What flying could look like in a post-COVID world - A more sustainable future for aviation in Asia Pacific

Thorsten Lange
What flying could look like in a post-COVID world - A more sustainable future for aviation in Asia Pacific
The scale of climate change for the aviation industry requires all stakeholders to act now and act fast. It is important that the governments in the APAC region and across the globe maintain a feedstock and technology-neutral approach in their policy frameworks. And all available solutions that fulfill the established sustainability and greenhouse gas emission savings criteria should be encouraged and supported.
Thorsten Lange, Executive Vice President for Neste’s Renewable Aviation

As we continue to live with prolonged border restrictions, it comes as no surprise there is a pent-up demand for travel here in the Asia Pacific (APAC). Amidst the introduction of vaccines fueling hope for the end of the pandemic, global travel optimism returns. 

Faced with the potential surge in air travel when cross-border sparks up again, and the ongoing peak in freight demand, we should continue looking for ways to recover the aviation industry in the Asia Pacific region more sustainably with Singapore as one of the leading countries.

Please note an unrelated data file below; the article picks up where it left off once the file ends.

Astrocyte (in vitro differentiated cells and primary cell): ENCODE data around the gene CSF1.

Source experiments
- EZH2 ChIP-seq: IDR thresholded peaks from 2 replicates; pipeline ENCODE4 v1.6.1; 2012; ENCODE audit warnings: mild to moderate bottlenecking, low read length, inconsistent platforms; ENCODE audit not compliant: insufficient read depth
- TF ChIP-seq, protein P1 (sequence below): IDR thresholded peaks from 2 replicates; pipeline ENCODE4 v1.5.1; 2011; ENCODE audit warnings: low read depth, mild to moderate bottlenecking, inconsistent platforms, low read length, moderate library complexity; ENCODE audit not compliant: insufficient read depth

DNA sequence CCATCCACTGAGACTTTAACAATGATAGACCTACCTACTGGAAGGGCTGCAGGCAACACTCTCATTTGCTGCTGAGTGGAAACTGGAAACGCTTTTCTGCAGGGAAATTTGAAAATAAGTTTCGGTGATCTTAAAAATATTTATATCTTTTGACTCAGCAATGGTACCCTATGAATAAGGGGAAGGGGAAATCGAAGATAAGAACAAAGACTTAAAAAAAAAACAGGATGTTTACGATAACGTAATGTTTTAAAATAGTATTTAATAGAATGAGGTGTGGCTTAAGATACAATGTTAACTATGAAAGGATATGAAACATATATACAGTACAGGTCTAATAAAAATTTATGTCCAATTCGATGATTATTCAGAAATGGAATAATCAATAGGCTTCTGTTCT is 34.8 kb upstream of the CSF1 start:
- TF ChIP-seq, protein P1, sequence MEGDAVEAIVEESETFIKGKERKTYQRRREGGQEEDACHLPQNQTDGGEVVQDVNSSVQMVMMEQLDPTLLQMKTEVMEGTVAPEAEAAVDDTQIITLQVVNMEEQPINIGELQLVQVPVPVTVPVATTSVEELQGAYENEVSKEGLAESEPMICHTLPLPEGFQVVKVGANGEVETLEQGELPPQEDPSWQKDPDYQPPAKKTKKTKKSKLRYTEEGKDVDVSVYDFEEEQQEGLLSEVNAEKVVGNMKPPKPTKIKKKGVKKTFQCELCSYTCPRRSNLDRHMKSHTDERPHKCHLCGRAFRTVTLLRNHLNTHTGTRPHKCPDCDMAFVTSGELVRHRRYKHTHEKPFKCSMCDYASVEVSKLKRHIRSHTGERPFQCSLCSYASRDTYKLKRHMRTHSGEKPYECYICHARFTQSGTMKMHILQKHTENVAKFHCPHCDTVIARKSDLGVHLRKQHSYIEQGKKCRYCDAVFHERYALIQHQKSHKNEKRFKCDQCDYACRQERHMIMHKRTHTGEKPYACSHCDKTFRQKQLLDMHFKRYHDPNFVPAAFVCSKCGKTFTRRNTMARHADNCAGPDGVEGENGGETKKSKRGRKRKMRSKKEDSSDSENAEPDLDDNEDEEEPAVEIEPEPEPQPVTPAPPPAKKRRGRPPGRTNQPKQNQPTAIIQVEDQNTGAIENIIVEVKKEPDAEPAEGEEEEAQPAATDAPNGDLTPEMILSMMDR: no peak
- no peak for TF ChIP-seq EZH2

Aviation Industry - Singapore

Tackling climate change in the aviation industry

Combating climate change is more important than ever, as the Earth accelerates towards the tipping point of irreversible damage, which scientists believe could now be as soon as 2027.  

Prior to the pandemic, IATA predicted over 8.2 billion air travelers by 2037, with more than half of additional passengers coming from the APAC region alone. 

Air cargo, an industry that has not typically shown significant year-on-year growth, recorded strong performance this past year, likely due to heightened demand during the pandemic. Industry-wide cargo-ton kilometers (CTKs) increased by 9% in February 2021 as compared to the same month in 2019, with air cargo demand growing by 10.5% in APAC during the same period. With industry reliance on international trade continuing to grow, we can expect a further increase from the air cargo industry.

But with strong growth forecasts in both air travel and air cargo, are we doing enough to curb the industry’s environmental impacts? 

Airlines around the world have declared their commitment to international goals of net-zero carbon emission, with major leaders like Singapore Airlines (SIA), Cathay Pacific, Qantas and Air New Zealand joining the movement in APAC. With electric and hydrogen-powered aircraft only expected to be commercially viable by the 2030s and likely to only be available for short and medium haul air traffic, it is imperative that besides exploring other alternative solutions, we should also implement existing available tools to combat the climate crisis before it's too late.